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saeedm

Overloading the less than operator

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I'm trying to overload the < operator in my class Vertex so that my make_heap function can sort them by their .getDist() value. My problem is I run into errors since my heap actually contains Vertex pointers. How should I overload the < operator, or should I try another approach? The value I need to compare is accessed like this: Vertex * v; v->getDist(); Thanks for any help

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Quote:
Original post by saeedm
I'm trying to overload the < operator in my class Vertex so that my make_heap function can sort them by their .getDist() value. My problem is I run into errors since my heap actually contains Vertex pointers. How should I overload the < operator, or should I try another approach? The value I need to compare is accessed like this:

Vertex * v;
v->getDist();

Thanks for any help
You could try creating a global (free) operator<() function that takes two Vertex pointers as arguments (I'm pretty sure this would work).

Also, did you explain in your other thread why you're storing pointers to vertices rather than just storing the vertices themselves? (I'm assuming you have a good reason for doing this...)

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Since your comparing to classes that are the same, and using a member variable to to determine which Vertex (class) is less then the other Vertex (class), you can just overload the < operator in the class. That way when your do a comparison VertexA < VertexB, it will use the classes < operator. This way you don't have to use your access function for comparisons.


template <class T>
class Vertex {
private:
float distance;

T x, y, z;

// other members here

public:
Vertex(T x, T y, T z);
~Vertex();

// other class methods here

void SetDistance(float d) { distance = d; } // just for this example

bool operator < (const Vertex<T>& right) {
return this->distance < right.distance;
}
};


Vertex<int>* a = new Vertex<int>(1, 2, 3);
Vertex<int>* b = new Vertex<int>(1, 2, 3);

a->SetDistance(10.0f);
b->SetDistance(11.0f);

if(a < b)
std::cout << "Hey" << std::endl;


Hope this helps

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Quote:
Original post by Atom
Since your comparing to classes that are the same, and using a member variable to to determine which Vertex (class) is less then the other Vertex (class), you can just overload the < operator in the class. That way when your do a comparison VertexA < VertexB, it will use the classes < operator. This way you don't have to use your access function for comparisons.
The OP is not storing Vertex objects, but rather pointers to Vertex objects.

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Quote:
Original post by jyk
You could try creating a global (free) operator<() function that takes two Vertex pointers as arguments (I'm pretty sure this would work).
Overloaded operators must have at least one parameter of class type, reference to class type, enumeration type or reference to enumeration type.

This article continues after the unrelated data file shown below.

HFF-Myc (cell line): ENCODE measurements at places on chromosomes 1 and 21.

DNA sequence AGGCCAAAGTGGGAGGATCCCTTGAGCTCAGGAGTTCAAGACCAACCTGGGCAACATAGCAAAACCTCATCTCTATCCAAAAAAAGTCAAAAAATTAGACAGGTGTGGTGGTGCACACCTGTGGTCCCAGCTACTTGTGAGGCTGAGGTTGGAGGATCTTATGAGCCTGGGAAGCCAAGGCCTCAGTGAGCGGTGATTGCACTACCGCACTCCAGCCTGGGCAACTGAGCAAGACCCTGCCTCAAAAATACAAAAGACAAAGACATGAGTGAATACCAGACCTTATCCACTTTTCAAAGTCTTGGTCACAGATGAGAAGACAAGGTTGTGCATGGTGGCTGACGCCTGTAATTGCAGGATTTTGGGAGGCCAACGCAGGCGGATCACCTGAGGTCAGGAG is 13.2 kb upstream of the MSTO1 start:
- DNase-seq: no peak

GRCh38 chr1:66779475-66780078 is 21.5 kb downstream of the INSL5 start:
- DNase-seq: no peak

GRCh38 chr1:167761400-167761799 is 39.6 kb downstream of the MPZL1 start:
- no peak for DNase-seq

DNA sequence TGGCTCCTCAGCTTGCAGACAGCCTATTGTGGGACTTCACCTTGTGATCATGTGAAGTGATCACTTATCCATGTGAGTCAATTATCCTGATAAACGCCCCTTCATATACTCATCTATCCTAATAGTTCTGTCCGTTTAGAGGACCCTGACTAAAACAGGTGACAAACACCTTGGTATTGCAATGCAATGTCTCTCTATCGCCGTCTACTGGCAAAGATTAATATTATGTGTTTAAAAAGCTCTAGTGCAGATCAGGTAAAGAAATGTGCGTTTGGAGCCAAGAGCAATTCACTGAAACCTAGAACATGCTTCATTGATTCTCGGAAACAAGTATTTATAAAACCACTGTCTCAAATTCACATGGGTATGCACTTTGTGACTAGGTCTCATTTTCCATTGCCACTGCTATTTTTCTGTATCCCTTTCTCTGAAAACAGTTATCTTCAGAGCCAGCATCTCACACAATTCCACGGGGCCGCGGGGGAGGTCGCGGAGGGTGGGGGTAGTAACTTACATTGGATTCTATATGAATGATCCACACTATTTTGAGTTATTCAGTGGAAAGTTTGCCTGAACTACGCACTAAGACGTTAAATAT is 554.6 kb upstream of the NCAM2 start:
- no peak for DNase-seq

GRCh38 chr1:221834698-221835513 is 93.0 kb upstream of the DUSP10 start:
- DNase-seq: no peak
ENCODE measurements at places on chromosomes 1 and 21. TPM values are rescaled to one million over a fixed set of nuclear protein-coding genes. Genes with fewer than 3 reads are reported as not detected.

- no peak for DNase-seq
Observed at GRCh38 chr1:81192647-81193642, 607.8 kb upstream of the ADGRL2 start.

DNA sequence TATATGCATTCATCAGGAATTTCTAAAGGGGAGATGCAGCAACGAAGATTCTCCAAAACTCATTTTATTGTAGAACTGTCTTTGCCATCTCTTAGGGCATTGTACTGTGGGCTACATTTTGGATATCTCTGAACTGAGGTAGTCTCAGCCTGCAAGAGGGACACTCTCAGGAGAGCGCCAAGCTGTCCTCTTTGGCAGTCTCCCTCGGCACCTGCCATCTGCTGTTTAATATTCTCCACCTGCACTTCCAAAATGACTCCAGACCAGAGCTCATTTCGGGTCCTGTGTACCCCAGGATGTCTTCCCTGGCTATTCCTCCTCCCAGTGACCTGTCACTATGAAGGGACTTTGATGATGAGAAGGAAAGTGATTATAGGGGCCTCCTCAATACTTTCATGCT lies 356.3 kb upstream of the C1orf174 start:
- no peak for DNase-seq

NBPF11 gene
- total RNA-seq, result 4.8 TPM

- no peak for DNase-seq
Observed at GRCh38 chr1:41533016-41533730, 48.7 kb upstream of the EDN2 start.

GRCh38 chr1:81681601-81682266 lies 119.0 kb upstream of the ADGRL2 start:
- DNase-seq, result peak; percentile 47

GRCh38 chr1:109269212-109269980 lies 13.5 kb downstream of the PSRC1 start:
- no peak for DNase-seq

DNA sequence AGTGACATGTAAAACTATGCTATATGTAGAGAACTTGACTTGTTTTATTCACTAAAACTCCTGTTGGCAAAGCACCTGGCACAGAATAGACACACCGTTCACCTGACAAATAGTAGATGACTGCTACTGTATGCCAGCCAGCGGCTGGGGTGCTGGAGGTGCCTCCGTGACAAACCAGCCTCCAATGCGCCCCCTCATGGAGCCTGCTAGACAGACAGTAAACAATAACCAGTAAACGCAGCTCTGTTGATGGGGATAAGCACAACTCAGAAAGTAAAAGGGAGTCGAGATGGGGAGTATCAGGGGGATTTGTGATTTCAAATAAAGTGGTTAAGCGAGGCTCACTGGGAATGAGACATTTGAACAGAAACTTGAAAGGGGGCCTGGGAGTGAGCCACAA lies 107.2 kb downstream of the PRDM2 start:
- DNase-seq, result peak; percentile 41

OP: If you really do need to be working with pointers then you should use the forms of make_heap and friends which take a predicate and use this predicate to define your sort order:
struct less_vector_pointer
:
public std::binary_function< Vertex const *, Vertex const *, bool >
{

bool operator()(Vertex const * lhs, Vertex const * rhs) const
{
return *lhs < *rhs; // or whatever
}

};

std::make_heap(vertices.begin(), vertices.end(), less_vector_pointer());
Σnigma

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Quote:
Original post by Enigma
Quote:
Original post by jyk
You could try creating a global (free) operator<() function that takes two Vertex pointers as arguments (I'm pretty sure this would work).
Overloaded operators must have at least one parameter of class type, reference to class type, enumeration type or reference to enumeration type.
Yup, wasn't thinking.

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I got so frustrated with operator overloading that I gave up on it and started overloading functions instead, e.g

vector multiply(vector,vector)

vector multiply(vector,matrix)

vector multiply(vector,scalar)

vector multiply(matrix,vector)

vector equals(vector,vector)

its much less headache for all concerned. I know its cowardly.

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Quote:
Original post by speciesUnknown
I got so frustrated with operator overloading that I gave up on it and started overloading functions instead, e.g

vector multiply(vector,vector)

vector multiply(vector,matrix)

vector multiply(vector,scalar)

vector multiply(matrix,vector)

vector equals(vector,vector)

its much less headache for all concerned. I know its cowardly.
Hm, that seems odd. Under normal circumstances (such as in a math library), operator overloading is pretty straightforward to implement. What sort of problems were you running into?

Personally, I'd much rather write:
matrix M = T*R*S;
Than:
matrix M = multiply(multiply(T,R),S);
In other words, I would argue that it's less of a headache for the user of the library if operator overloading is supported.

But that's just me :)

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